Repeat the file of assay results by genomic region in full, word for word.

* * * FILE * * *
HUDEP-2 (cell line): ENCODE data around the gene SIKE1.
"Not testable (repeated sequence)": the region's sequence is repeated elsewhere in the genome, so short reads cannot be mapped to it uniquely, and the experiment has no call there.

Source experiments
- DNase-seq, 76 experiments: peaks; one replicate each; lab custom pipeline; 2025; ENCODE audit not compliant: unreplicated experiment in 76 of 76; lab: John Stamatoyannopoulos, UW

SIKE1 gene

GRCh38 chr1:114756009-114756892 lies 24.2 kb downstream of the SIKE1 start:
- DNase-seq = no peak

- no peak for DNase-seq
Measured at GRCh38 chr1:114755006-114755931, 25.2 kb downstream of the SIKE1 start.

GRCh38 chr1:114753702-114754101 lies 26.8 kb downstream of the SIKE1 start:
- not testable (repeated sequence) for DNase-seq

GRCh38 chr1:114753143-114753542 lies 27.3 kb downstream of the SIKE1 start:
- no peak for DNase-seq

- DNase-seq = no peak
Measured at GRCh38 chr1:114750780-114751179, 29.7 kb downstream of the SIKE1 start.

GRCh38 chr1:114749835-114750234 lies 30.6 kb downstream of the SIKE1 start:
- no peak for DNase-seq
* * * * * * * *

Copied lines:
HUDEP-2 (cell line): ENCODE data around the gene SIKE1.
"Not testable (repeated sequence)": the region's sequence is repeated elsewhere in the genome, so short reads cannot be mapped to it uniquely, and the experiment has no call there.

Source experiments
- DNase-seq, 76 experiments: peaks; one replicate each; lab custom pipeline; 2025; ENCODE audit not compliant: unreplicated experiment in 76 of 76; lab: John Stamatoyannopoulos, UW

SIKE1 gene

GRCh38 chr1:114756009-114756892 lies 24.2 kb downstream of the SIKE1 start:
- DNase-seq = no peak

- no peak for DNase-seq
Measured at GRCh38 chr1:114755006-114755931, 25.2 kb downstream of the SIKE1 start.

GRCh38 chr1:114753702-114754101 lies 26.8 kb downstream of the SIKE1 start:
- not testable (repeated sequence) for DNase-seq

GRCh38 chr1:114753143-114753542 lies 27.3 kb downstream of the SIKE1 start:
- no peak for DNase-seq

- DNase-seq = no peak
Measured at GRCh38 chr1:114750780-114751179, 29.7 kb downstream of the SIKE1 start.

GRCh38 chr1:114749835-114750234 lies 30.6 kb downstream of the SIKE1 start:
- no peak for DNase-seq